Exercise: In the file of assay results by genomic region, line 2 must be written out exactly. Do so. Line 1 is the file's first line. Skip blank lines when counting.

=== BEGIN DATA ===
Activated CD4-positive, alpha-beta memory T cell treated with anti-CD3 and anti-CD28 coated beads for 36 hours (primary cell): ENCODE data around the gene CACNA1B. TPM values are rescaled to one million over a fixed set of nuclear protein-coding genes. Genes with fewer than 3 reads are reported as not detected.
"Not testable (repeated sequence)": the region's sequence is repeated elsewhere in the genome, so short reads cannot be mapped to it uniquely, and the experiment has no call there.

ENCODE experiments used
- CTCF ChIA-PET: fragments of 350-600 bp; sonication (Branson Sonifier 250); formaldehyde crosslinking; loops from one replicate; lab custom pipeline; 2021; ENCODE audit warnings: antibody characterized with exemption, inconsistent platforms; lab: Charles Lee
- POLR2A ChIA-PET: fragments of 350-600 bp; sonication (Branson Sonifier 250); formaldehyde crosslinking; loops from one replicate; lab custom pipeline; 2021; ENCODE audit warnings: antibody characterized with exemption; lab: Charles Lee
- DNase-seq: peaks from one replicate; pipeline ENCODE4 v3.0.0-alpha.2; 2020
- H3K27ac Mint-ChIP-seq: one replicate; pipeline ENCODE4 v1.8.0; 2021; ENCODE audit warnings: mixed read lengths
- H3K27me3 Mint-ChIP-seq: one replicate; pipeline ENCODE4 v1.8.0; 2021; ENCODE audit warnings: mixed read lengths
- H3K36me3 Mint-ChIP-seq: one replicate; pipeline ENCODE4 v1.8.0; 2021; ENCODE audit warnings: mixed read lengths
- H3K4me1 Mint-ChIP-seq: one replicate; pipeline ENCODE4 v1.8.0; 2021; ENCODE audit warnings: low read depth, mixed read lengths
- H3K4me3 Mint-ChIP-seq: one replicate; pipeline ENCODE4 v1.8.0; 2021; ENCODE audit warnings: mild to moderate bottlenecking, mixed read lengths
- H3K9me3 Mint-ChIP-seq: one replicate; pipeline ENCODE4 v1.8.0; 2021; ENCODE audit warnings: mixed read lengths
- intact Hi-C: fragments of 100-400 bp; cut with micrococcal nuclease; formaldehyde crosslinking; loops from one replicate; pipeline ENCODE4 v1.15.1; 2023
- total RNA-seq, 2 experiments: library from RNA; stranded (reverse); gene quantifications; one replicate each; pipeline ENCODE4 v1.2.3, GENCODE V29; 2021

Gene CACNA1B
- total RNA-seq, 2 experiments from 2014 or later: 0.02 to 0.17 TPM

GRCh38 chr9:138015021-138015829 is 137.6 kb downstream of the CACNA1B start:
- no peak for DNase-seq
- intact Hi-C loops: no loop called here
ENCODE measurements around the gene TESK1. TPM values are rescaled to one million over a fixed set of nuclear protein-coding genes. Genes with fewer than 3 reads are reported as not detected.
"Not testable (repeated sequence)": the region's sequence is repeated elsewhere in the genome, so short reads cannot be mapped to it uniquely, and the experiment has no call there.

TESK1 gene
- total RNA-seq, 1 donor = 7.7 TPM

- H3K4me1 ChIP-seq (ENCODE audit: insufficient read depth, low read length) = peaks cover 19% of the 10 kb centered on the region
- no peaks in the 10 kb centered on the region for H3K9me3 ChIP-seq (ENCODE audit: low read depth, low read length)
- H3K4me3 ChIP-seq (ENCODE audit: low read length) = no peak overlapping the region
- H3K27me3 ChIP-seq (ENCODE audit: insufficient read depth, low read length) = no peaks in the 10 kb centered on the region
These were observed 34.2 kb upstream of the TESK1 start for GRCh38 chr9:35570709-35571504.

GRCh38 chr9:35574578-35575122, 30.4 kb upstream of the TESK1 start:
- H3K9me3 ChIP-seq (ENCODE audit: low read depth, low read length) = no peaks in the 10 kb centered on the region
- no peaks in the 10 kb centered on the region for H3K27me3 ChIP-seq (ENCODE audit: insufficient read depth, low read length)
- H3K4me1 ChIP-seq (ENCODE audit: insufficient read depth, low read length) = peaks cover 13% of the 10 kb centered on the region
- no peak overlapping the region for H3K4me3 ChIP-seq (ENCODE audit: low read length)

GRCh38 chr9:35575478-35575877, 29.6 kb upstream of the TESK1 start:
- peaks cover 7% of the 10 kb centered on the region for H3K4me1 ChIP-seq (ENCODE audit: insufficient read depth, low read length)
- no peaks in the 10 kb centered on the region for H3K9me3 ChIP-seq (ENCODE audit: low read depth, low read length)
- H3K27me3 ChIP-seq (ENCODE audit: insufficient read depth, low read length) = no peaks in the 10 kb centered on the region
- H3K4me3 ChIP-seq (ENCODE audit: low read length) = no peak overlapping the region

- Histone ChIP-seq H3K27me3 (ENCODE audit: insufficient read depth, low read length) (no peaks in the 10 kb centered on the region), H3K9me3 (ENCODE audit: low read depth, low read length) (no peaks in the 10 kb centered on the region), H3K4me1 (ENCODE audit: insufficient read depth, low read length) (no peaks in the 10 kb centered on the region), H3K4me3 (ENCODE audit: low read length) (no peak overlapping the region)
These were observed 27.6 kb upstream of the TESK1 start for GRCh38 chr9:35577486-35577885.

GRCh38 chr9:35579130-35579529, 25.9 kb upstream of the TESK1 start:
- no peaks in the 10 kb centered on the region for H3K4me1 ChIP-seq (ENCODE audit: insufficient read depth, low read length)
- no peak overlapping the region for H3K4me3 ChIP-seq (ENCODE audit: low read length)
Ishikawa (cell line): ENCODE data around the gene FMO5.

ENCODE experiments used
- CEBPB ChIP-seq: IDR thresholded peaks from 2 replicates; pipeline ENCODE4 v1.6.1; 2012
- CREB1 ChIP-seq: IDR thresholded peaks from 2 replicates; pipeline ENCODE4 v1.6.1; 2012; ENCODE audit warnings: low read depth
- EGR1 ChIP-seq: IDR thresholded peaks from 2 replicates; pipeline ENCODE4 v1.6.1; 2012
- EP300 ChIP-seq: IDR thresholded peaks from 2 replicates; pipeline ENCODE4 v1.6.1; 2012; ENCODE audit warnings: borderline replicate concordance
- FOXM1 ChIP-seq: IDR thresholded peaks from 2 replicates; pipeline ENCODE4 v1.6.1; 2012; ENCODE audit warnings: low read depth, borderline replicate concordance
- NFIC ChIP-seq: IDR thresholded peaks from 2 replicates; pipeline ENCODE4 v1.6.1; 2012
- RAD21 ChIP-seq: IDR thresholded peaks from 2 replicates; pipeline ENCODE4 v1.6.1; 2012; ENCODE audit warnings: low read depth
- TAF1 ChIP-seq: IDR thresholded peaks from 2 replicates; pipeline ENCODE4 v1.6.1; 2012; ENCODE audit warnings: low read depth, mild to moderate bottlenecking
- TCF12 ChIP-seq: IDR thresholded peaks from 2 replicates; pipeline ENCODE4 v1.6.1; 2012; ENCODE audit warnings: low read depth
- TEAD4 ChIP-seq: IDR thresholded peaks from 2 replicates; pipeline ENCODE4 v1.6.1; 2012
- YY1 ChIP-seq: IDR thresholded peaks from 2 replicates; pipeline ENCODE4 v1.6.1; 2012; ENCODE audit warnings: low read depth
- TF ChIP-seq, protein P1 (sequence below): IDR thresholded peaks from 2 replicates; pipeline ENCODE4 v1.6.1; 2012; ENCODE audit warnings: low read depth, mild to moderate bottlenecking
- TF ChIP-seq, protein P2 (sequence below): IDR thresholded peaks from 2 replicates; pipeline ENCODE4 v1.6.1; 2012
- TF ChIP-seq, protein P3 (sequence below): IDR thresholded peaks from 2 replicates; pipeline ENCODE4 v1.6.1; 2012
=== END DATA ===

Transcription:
"Not testable (repeated sequence)": the region's sequence is repeated elsewhere in the genome, so short reads cannot be mapped to it uniquely, and the experiment has no call there.